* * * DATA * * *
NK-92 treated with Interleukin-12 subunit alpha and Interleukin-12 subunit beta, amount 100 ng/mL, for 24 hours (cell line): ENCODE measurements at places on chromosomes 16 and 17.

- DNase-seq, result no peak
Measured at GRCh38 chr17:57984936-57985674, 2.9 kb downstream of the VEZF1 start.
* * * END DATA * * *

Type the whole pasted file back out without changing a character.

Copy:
NK-92 treated with Interleukin-12 subunit alpha and Interleukin-12 subunit beta, amount 100 ng/mL, for 24 hours (cell line): ENCODE measurements at places on chromosomes 16 and 17.

- DNase-seq, result no peak
Measured at GRCh38 chr17:57984936-57985674, 2.9 kb downstream of the VEZF1 start.